One, Two, Kapow Comic Reviews 01/29/14

One, Two, Kapow Comic Reviews
Best of the Week 01/29/14


Title:  Damian:  Son of Batman

Publisher:  DC Comics

Writer:  Andy Kubert

Artist:  Andy Kubert

Damian Son of Batman was a miniseries I wanted to like.  I like Damian as a character and was sad to see him temporarily die (let’s face it, he’s a comic character and he’ll be brought back at some point.)  This is more of a What If? miniseries for DC, what would happen if Damian was alive and took the mantle of Batman, so this is out of continuity.  Normally I like what if scenarios, but the problem here is that it tries to pack to many emotional moments into too few issues and becomes a jumbled mess.

The finale picks up right where the last issue left off, the older, retired Bruce Wayne has been captured by the new Joker and Damian is facing down a barrage of villains to save his father.  Damian starts to lose the battle, until he finally finds the right motivation; not wanting to disappoint his father.  He dispatches the villains and is ready for the final confrontation with the new Joker.  The fight is fairly quick but brutal as the new Joker is beaten to a pulp.  Damian slices him open, but doesn’t deliver a killing blow, deciding he must live by his father’s code even if it means this new Joker will inevitably be back.  Picking Bruce up, he leaves the scene, only for the original Joker to pop out of retirement and shoot his admirer in the head.  Back at the cave Damian sees reports of crime on the rise as the criminals realize that Damian’s Batman will not kill once more, so he is left to reestablish his feared reputation throughout Gotham.

First with the good: the art is really good.  I love Andy Kubert’s art and it doesn’t disappoint for the most part. There are a few points I didn’t like with the art though, such as the new Joker’s design, specifically his shark teeth were very distracting.  It almost looked like Croc had slapped on the Joker’s face.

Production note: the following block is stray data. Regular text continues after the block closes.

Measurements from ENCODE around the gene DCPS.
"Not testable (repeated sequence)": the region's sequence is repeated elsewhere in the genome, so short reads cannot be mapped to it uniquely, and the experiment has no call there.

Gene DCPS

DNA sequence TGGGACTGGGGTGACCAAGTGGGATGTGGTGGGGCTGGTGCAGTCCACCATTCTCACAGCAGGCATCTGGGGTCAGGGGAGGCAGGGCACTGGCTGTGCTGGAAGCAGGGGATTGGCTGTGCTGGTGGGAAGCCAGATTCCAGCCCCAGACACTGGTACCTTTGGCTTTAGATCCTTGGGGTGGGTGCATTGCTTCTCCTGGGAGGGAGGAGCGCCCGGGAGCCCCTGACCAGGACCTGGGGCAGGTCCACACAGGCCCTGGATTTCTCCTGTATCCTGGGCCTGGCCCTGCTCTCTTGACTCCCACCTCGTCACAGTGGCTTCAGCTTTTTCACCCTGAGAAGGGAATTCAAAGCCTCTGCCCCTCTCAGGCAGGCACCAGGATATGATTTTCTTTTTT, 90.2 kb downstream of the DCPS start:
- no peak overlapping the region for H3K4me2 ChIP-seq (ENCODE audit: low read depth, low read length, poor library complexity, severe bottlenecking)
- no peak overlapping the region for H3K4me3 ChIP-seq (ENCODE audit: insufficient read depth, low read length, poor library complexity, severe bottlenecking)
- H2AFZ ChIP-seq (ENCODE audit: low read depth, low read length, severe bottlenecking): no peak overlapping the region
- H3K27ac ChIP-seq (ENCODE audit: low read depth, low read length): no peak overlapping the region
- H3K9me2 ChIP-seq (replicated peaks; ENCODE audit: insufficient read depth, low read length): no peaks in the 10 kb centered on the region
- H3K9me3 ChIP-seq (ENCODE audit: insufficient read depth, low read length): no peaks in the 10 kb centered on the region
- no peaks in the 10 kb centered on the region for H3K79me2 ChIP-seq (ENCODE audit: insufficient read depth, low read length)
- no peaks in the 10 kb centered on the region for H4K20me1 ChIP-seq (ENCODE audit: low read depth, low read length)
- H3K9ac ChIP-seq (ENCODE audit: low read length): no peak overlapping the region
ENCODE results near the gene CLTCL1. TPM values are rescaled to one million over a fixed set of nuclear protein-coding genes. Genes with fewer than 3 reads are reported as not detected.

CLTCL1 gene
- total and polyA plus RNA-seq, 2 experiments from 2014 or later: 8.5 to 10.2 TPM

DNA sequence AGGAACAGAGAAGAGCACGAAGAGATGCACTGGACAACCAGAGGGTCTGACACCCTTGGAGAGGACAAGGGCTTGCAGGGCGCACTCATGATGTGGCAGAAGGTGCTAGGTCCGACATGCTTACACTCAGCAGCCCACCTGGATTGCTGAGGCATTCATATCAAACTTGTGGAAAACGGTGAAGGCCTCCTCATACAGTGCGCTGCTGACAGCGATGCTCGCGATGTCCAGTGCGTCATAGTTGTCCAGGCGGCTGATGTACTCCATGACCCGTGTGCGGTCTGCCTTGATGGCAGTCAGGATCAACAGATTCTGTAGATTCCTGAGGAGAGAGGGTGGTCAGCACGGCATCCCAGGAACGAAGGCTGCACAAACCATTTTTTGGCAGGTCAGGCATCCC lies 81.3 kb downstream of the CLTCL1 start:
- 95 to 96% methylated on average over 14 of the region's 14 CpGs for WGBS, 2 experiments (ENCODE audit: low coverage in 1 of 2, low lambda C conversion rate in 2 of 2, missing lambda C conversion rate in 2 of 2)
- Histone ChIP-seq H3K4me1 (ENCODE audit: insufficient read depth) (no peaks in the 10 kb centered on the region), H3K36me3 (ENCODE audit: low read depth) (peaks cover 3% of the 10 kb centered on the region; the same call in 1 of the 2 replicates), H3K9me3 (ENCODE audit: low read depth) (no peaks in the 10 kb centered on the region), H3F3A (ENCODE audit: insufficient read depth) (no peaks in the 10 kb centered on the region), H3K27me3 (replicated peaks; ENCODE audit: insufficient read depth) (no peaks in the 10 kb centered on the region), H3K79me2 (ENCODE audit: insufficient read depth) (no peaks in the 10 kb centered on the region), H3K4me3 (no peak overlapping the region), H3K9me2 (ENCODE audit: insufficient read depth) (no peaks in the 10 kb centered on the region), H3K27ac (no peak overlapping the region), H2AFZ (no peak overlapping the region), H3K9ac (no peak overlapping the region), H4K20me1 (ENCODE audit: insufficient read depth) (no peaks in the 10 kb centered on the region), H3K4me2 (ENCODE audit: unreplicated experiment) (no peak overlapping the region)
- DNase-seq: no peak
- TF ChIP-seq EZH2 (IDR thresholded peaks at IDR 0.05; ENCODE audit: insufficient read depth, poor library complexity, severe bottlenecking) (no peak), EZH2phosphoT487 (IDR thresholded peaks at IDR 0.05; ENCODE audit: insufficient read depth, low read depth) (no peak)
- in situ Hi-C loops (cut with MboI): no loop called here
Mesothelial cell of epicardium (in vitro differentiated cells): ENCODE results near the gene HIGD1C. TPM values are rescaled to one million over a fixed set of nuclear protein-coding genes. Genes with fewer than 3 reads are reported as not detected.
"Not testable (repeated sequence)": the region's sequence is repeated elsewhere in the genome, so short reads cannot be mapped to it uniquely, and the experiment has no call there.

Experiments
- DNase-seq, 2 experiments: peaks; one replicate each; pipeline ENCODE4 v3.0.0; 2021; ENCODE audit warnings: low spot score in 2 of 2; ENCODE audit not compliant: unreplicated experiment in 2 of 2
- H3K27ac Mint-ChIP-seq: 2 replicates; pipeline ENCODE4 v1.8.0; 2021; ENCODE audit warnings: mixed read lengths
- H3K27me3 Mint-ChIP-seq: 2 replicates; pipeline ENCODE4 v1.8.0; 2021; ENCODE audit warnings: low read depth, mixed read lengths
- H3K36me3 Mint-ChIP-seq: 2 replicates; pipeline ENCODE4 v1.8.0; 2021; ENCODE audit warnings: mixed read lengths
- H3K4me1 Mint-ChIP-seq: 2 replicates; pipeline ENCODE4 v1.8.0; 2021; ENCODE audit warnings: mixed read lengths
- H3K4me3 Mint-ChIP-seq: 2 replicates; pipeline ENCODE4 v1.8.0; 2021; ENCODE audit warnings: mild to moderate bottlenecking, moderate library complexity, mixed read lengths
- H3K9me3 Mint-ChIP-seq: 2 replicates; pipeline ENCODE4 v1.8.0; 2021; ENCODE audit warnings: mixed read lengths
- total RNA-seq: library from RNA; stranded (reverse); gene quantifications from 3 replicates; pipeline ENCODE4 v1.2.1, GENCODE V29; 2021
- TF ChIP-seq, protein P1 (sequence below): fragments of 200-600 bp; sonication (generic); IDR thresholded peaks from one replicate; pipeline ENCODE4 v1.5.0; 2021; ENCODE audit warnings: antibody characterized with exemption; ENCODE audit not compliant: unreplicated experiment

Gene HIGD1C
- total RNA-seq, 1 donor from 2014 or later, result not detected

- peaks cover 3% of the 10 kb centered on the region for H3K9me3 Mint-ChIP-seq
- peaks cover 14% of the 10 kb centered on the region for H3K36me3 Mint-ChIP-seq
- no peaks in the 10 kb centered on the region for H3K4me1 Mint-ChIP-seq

Now with the bad:  the story was all over the place.  All throughout this story, things happen and are just not explained.  I still don’t understand why Alfred apparently died and his consciousness was transferred to Damian’s cat.  Then you have this new Joker who is not fleshed out one bit.  He was a bland villain that was killed by the actual Joker, who appears from thin air inexplicably.  They never explain whether Bruce lives at the end either, he gets dragged out by Damian and is not showed again.  This story is about Damian, but Kubert still should have showed the fate of the original Batman.

What would have worked out much better is if DC and Kubert had spread this entire story out by a few more issues.  It could have then had proper time to explain out things fully.  The way it is, I’d say unless you had been reading this already, skip it and wait for it to join the dollar box.


Title:  Batman:  The Dark Knight #27

Publisher:  DC Comics

Writer:  Gregg Hurwitz

Artist:  Alberto Ponticelli

Silent issues can be a blast.  In theory, Batman should be a perfect hero to have a silent issue as he relies on stealth a great deal more than many heroes.  The thing is to pull it off, you need to have fantastic art.  Now I’m not saying the art was bad, but it could have used some improvement.

Batman has found himself caged after being captured by the Penguin’s thugs as he tried to dismantle the human trafficking ring.  Being Batman, he doesn’t stay trapped for long and frees himself in a dramatic, explosive fashion.  Now free, he makes his way to the sweatshop and makes quick work of the guards their, freeing the workers and reuniting the mother and daughter.

His work is not done yet.  He tracks down the Penguin, beats up some thugs, and drugs the mastermind to jail.  The workers are all sponsored by Wayne Enterprises to get their visas, the Penguin gets his lawyers to seemingly get him out of jail, and everyone is happy.  The end.

As I started with, the art isn’t bad, but there are just certain things that don’t sit right with me.  First off, Ponticelli has a unique way to draw mouths and chins that I found distracting.  Some of the fight sequences were hard to follow as well.  As Batman demolished the thugs, it was hard to see what he was actually doing; you would see them taken down in several scenes without seeing Batman in them.

It was a good story overall that did have a nice emotional touch with the mother and daughter.  The stealth aspects worked well for the silent issue as Batman stalked his prey.  Some better panel work would have improved the issue overall, but this was enjoyable in the end and worth checking out.

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